thanks to Naithin for this topic idea!
Going back through my old posts, it looks like my plan to “Play to Satisfaction” is almost as old as this blog. I started back in July of 2019, dove hard into Blaugust 2019, and I spotted my first mention of Play to Satisfaction on my very first post of September. I can’t definitively say I remember my thought processes around it, but my best guess was that I felt like I needed to give myself explicit permission to … not play something I wasn’t enjoying.
It sounds absurdly simple, doesn’t it?
But for a very large part of my life, I equated not finishing something I started as a failure. I don’t like to think about how many books I hate-read long after I was getting any pleasure out of them at all just so I could say I completed them. Add to that some sunk-cost fallacy (“I already paid for this, I’d better play it!”), and hobbies started to turn into chores.
While it’s nice to have come up with something that seems to resonate with people, I also need to admit that I don’t always fully utilize it! I have the hardest time applying this idea to subscription based games; there’s that sunk cost fallacy again! I’m far more likely to keep playing something I don’t love when there’s a ticking clock and a hard end-date to when I will either have to pay more money or lose access.
The other side of the coin is that, because I’ve given myself permission to drop a game at any time, I often don’t give things a fair chance to capture my whimsy. I didn’t realize how much of a problem this was until fairly recently, and tried to set some parameters to make sure that when I am looking for something new, I dedicate enough time to each title in order to make a reasonable assessment of whether or not I’m going to find the fun there.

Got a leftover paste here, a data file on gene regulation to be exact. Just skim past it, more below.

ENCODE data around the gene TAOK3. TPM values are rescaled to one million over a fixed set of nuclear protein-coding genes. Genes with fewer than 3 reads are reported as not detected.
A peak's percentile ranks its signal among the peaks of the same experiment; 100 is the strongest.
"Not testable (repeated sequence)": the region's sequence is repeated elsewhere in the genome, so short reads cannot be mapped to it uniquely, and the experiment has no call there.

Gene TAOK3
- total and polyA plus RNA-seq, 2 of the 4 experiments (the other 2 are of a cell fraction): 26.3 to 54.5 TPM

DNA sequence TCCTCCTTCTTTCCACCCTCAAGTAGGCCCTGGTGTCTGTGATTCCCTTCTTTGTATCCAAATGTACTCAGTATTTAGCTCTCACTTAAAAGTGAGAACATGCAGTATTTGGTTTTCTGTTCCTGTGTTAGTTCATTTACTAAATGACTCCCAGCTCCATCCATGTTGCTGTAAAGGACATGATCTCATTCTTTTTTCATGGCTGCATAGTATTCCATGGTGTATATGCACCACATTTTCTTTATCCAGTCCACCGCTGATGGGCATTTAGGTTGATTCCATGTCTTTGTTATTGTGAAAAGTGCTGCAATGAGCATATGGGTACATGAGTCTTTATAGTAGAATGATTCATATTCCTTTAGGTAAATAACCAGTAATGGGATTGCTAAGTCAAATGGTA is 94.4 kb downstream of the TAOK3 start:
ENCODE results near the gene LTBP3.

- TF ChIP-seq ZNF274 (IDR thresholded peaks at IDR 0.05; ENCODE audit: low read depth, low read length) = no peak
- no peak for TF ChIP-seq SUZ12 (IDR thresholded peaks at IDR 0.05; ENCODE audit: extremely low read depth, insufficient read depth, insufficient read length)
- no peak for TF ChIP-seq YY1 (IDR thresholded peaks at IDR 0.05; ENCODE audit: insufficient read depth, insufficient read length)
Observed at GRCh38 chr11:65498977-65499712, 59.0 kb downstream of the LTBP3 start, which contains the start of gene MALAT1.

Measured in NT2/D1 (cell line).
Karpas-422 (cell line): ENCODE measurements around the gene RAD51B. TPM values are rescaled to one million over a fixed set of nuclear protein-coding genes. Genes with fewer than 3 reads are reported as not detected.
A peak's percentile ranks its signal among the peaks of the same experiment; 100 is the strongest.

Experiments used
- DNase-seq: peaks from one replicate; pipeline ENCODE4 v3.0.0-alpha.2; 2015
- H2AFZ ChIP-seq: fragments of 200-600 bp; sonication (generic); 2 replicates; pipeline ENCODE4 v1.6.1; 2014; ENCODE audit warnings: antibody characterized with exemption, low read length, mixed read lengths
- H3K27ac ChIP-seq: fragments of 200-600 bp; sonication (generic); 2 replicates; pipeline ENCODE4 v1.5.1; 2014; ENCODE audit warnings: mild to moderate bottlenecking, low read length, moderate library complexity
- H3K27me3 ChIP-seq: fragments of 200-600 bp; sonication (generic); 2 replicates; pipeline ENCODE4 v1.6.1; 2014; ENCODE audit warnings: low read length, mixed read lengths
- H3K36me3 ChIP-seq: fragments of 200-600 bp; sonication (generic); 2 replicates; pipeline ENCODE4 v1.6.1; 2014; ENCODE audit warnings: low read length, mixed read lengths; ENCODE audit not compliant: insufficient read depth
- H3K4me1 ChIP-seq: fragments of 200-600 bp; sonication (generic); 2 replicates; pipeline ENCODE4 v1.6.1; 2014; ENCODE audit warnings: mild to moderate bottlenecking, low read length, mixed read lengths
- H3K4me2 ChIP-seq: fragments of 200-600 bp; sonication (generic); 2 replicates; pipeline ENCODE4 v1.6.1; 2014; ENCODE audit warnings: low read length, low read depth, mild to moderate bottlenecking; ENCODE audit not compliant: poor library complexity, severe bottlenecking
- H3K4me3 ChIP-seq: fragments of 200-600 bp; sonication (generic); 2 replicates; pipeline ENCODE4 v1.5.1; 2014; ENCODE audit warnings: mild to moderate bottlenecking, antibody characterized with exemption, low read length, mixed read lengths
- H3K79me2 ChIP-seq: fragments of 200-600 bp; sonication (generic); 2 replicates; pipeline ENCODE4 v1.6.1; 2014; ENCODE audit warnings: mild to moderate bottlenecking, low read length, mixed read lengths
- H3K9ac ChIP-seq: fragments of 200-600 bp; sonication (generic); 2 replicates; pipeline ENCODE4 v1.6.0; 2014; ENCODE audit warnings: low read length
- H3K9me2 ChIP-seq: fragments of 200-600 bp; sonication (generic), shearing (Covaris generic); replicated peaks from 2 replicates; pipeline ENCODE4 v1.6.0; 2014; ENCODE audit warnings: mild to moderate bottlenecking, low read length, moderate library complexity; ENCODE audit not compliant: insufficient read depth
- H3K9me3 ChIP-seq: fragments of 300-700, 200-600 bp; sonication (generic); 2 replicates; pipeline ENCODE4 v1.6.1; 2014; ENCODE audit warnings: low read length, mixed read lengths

I’m sure to some folks, this sounds like a lot of work, and a lot of rules, and writing myself an unnecessary permission slip for something that seems really obvious. But as someone who feeds on structure, and who, for the most part, lives a rather structure-free existence, I actually find it very comfortable. I don’t mind skipping out of the new stuff when I’m fully engaged with other options, and I find that I spent less time in a decision paralysis loop than I did even a couple months ago.
Bonus Blaugust spin-off prompt ideas: What decisions to you make around gaming (or reading, or other geektastic hobbies)? Do you only spend money on things you’re going to use immediately? Are you overwhelmed by your backlog / library? Do you always finish what you start? Do you never finish what you start? Are you a completionist, or are you a main-quest-only type of gamer?